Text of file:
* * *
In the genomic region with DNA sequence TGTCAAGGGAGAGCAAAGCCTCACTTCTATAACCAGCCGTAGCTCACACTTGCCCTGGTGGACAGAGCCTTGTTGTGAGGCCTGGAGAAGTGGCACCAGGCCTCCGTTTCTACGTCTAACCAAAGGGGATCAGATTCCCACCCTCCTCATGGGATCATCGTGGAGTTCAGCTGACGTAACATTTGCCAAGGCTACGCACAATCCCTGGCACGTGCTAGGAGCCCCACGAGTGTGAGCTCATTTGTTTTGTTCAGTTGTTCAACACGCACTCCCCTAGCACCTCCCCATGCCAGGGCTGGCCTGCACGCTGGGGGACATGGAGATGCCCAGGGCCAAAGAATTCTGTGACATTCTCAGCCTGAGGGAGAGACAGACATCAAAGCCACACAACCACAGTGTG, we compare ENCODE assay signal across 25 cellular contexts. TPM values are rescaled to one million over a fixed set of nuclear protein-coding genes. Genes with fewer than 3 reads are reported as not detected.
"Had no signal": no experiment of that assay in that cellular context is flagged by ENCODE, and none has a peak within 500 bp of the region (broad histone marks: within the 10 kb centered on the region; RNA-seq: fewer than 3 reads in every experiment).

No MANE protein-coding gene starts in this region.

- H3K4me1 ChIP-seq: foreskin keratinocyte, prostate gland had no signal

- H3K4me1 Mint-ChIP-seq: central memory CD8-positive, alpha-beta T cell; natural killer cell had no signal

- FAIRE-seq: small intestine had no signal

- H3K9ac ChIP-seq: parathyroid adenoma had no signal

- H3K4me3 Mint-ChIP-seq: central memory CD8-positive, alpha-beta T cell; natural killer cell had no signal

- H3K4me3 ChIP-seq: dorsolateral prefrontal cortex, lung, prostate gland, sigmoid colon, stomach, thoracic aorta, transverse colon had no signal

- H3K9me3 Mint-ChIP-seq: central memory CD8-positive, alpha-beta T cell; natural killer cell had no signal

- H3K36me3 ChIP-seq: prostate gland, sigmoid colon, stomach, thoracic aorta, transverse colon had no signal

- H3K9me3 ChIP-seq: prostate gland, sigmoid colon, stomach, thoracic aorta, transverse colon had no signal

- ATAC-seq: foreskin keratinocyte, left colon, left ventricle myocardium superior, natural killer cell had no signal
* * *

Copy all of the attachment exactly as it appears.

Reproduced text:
In the genomic region with DNA sequence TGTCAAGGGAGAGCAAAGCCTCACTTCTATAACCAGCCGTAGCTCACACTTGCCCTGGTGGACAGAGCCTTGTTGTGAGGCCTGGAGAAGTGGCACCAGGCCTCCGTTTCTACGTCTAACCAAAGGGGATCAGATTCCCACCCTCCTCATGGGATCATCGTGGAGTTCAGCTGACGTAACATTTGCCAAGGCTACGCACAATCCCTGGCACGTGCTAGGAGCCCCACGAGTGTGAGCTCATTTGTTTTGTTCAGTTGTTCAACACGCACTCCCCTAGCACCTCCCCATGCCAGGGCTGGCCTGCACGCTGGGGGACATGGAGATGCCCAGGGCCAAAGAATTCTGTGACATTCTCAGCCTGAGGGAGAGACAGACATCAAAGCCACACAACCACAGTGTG, we compare ENCODE assay signal across 25 cellular contexts. TPM values are rescaled to one million over a fixed set of nuclear protein-coding genes. Genes with fewer than 3 reads are reported as not detected.
"Had no signal": no experiment of that assay in that cellular context is flagged by ENCODE, and none has a peak within 500 bp of the region (broad histone marks: within the 10 kb centered on the region; RNA-seq: fewer than 3 reads in every experiment).

No MANE protein-coding gene starts in this region.

- H3K4me1 ChIP-seq: foreskin keratinocyte, prostate gland had no signal

- H3K4me1 Mint-ChIP-seq: central memory CD8-positive, alpha-beta T cell; natural killer cell had no signal

- FAIRE-seq: small intestine had no signal

- H3K9ac ChIP-seq: parathyroid adenoma had no signal

- H3K4me3 Mint-ChIP-seq: central memory CD8-positive, alpha-beta T cell; natural killer cell had no signal

- H3K4me3 ChIP-seq: dorsolateral prefrontal cortex, lung, prostate gland, sigmoid colon, stomach, thoracic aorta, transverse colon had no signal

- H3K9me3 Mint-ChIP-seq: central memory CD8-positive, alpha-beta T cell; natural killer cell had no signal

- H3K36me3 ChIP-seq: prostate gland, sigmoid colon, stomach, thoracic aorta, transverse colon had no signal

- H3K9me3 ChIP-seq: prostate gland, sigmoid colon, stomach, thoracic aorta, transverse colon had no signal

- ATAC-seq: foreskin keratinocyte, left colon, left ventricle myocardium superior, natural killer cell had no signal